Picture it. Your name is Vladimir and you are working in a Soviet chemical factory in the 1930’s. Suddenly the workers stop working and they start to sing a hymn. Not to God but to ‘electricity’. They sing as follows:

Electricity can do anything. It can dispel darkness

and gloom. One push of a button and clickety-click

out comes a new man.

Obviously they would be singing this worship song in Russian but we need to notice the worship of ‘created things’ in this work place. Some worship rats, others worship football and some worship electricity.

Background Notes

The famous Russian revolutionary Trotsky (1879-1940) wrote that “Such is the power of science, that the average human-being will become an Aristotle, a Goethe, a Marx.  And beyond this new peaks will rise.” Trotsky believed in the power of science and technology to create a perfect world.

In his book Infinite Progress: How the Internet and Technology Will End Ignorance, Disease, Poverty, Hunger, and War author Byron Reese argues that the Internet, human ingenuity, and technological innovation will help humans to end the five tragedies of human existence: ignorance, disease, poverty, hunger and war. With his passionate and pious faith in technological progress, Reese views the future not as a dystopia but as a utopia. Christians should be aware that technology can be positive and helpful but increasing use of gadgets and phone addiction can create loneliness, selfishness and high levels of ennui.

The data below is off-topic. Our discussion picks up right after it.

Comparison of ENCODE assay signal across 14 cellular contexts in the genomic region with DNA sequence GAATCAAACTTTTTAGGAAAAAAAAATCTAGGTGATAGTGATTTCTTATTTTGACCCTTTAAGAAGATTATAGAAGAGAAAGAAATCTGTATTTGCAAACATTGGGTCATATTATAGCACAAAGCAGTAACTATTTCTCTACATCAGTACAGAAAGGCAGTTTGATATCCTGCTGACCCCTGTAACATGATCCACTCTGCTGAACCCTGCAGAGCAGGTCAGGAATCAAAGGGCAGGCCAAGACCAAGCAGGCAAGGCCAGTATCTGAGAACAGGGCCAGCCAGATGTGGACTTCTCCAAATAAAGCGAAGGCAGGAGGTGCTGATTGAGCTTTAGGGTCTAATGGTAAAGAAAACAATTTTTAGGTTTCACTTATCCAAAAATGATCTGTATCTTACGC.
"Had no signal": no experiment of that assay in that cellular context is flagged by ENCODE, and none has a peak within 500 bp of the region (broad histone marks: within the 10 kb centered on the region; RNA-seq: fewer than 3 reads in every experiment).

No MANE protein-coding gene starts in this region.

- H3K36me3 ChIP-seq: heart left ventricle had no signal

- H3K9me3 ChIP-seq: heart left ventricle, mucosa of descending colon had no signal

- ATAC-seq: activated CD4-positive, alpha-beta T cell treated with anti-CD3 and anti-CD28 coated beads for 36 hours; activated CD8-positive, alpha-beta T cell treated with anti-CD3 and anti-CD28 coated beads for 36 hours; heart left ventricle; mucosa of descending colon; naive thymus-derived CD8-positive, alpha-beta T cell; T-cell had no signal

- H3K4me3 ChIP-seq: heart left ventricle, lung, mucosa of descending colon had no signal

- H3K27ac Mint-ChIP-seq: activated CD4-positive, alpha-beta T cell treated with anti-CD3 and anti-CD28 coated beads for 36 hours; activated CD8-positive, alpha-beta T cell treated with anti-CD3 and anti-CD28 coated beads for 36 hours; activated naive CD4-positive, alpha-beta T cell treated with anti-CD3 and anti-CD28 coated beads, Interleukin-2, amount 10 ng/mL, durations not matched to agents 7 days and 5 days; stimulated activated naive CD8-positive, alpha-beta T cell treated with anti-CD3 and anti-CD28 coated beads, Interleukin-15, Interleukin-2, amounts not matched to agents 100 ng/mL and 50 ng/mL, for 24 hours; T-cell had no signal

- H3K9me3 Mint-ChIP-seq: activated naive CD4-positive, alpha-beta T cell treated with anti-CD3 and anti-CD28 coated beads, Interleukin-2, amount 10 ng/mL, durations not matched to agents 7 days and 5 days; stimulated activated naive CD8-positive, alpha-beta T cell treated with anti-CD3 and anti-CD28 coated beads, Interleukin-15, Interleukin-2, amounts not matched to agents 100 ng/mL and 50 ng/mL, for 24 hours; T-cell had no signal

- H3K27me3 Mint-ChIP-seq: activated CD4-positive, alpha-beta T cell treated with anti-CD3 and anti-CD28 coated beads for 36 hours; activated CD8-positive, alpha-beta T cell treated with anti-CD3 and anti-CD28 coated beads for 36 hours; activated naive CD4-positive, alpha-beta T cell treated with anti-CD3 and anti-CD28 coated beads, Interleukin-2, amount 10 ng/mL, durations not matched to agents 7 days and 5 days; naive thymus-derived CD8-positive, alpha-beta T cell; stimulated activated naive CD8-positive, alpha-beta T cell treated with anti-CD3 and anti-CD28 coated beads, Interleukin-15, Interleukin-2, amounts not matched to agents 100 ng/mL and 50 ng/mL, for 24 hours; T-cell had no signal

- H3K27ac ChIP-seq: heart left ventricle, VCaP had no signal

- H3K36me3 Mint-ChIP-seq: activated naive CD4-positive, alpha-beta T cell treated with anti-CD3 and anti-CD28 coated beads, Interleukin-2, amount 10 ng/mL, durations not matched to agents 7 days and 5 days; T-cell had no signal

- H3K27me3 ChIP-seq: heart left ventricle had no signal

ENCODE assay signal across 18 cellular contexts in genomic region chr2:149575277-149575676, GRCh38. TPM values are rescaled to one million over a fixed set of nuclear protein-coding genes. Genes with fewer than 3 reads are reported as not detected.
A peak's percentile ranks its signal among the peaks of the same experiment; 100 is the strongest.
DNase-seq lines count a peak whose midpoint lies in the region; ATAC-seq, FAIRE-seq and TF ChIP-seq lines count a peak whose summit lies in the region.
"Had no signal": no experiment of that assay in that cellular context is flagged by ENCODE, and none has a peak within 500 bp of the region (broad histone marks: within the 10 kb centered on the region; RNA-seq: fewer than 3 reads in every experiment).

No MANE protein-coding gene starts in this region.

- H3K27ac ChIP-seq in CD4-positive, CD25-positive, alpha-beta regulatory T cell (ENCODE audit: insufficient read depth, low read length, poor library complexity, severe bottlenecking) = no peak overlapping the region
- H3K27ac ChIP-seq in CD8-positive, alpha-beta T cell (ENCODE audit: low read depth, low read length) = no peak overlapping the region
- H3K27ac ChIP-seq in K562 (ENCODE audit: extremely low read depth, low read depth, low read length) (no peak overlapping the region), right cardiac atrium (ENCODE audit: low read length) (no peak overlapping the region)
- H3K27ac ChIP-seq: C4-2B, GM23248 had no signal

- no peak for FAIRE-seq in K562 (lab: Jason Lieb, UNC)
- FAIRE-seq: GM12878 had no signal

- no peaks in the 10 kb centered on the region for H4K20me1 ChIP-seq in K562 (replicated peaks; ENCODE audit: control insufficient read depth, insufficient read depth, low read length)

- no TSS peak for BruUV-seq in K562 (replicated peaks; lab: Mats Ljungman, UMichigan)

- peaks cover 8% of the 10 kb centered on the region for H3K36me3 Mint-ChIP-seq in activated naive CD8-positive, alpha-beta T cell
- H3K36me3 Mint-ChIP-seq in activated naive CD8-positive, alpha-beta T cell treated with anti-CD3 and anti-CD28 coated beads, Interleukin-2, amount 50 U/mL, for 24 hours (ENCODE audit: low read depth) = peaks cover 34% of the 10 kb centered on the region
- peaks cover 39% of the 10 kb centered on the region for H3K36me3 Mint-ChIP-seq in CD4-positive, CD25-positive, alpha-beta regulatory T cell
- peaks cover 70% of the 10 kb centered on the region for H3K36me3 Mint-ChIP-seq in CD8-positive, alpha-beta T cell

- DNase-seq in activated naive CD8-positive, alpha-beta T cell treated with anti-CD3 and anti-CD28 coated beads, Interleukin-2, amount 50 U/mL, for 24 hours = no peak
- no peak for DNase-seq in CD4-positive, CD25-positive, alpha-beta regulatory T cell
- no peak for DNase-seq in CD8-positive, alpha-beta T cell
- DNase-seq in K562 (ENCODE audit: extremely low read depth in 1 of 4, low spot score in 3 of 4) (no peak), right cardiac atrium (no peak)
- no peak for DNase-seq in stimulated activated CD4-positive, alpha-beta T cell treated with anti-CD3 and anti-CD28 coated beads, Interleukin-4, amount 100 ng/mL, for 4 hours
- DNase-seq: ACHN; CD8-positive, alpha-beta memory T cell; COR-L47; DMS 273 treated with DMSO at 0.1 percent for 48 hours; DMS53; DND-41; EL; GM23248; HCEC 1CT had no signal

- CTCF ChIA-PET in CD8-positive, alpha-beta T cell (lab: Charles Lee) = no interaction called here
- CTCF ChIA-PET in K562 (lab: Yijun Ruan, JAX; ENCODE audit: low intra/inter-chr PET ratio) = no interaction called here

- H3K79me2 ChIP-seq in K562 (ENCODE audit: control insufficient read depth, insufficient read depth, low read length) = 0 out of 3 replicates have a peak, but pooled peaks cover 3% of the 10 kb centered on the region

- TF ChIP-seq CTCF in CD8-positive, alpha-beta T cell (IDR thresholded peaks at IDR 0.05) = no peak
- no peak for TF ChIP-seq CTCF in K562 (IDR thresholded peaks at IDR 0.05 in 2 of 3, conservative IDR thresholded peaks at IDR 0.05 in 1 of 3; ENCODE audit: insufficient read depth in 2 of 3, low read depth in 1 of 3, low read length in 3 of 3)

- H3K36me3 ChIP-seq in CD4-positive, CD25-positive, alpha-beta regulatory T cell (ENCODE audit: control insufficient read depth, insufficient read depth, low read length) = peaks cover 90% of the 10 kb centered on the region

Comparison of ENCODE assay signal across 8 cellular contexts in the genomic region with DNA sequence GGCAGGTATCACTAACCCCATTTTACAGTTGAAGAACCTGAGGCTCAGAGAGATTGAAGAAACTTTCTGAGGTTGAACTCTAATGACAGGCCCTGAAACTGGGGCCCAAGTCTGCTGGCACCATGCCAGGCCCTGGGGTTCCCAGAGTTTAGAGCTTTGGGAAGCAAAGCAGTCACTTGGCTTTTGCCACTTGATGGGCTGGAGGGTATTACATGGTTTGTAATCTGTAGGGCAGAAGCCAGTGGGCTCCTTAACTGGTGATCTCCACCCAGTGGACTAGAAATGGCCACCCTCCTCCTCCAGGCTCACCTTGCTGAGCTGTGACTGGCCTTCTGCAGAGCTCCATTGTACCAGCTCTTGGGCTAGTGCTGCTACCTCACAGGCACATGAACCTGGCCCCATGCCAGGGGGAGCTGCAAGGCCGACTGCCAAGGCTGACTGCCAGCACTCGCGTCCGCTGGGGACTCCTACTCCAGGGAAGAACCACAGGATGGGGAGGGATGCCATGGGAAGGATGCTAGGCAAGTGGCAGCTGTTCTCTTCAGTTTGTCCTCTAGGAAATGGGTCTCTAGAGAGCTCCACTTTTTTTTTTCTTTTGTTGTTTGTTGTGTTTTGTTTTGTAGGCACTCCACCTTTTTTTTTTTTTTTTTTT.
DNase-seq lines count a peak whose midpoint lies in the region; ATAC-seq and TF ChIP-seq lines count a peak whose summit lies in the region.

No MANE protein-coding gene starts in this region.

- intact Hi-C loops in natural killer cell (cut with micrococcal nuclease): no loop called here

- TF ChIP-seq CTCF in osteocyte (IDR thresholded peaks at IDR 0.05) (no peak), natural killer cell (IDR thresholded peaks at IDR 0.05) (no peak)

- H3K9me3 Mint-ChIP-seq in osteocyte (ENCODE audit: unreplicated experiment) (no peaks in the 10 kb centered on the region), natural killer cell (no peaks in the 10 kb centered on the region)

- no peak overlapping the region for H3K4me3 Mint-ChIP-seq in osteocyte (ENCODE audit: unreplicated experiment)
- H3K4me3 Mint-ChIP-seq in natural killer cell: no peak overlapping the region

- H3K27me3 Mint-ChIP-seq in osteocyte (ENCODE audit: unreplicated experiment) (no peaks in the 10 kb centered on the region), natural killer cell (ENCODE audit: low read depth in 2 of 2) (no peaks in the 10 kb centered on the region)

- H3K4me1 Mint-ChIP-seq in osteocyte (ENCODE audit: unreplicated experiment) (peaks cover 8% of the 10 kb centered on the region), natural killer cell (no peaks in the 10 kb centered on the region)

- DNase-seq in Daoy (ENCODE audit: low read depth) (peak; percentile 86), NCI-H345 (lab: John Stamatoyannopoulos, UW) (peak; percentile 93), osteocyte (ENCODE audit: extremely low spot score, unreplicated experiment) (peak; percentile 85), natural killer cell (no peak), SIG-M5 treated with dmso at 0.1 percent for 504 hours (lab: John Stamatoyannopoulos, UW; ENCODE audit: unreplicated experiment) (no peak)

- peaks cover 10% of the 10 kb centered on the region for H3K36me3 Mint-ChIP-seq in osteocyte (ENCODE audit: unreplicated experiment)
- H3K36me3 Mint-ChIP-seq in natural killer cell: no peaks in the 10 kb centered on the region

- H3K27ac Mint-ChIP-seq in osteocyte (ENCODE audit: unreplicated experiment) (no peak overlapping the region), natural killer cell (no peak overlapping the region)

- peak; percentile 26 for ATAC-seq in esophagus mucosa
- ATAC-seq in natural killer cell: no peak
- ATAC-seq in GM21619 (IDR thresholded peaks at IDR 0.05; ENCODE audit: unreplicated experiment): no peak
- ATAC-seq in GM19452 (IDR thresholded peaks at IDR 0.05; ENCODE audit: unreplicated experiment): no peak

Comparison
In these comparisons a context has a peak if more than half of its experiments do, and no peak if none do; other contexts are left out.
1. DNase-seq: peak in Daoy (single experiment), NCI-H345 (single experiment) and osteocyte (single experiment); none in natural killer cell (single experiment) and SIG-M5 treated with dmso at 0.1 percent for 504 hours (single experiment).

Four Ways of Looking at the Story

Materialist faith: “We believe that Byron Reese is right to trust in infinite progress. As godless people we trust in human ingenuity and not in God.”

Relativist faith: “We believe that there are no right or wrong answers here. Reese’s faith in progress is true for him but it doesn’t work for everyone.”

Buddhist faith: “We believe that humans should not trust in technology. Go into a forest and meditate. Progress is an illusion because the world is an illusion.”

Christian faith: “We believe that technology is a gift from God. We love responsible technology but we do not trust in technology. This is idolatry.”


1) How does Reese’s faith in progress inspire millions today?

2) Why is Byron Reese so committed to Infinite Progress?

3) What are the dark sides of faith in Progress?

Mark Roques
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Mark Roques

Mark taught Philosophy and Religious Education at Prior Park College, Bath, for many years. As Director of RealityBites he has developed a rich range of resources for youth workers and teachers. He has spoken at conferences in the UK, Holland, South Korea, Spain, Australia and New Zealand. Mark is a lively storyteller and the author of four books, including The Spy, the Rat and the Bed of Nails: Creative Ways of Talking about Christian Faith. His work is focused on storytelling and how this can help us to communicate the Christian faith. He has written many articles for the Baptist Times, RE Today, Youthscape, Direction magazine and the Christian Teachers Journal.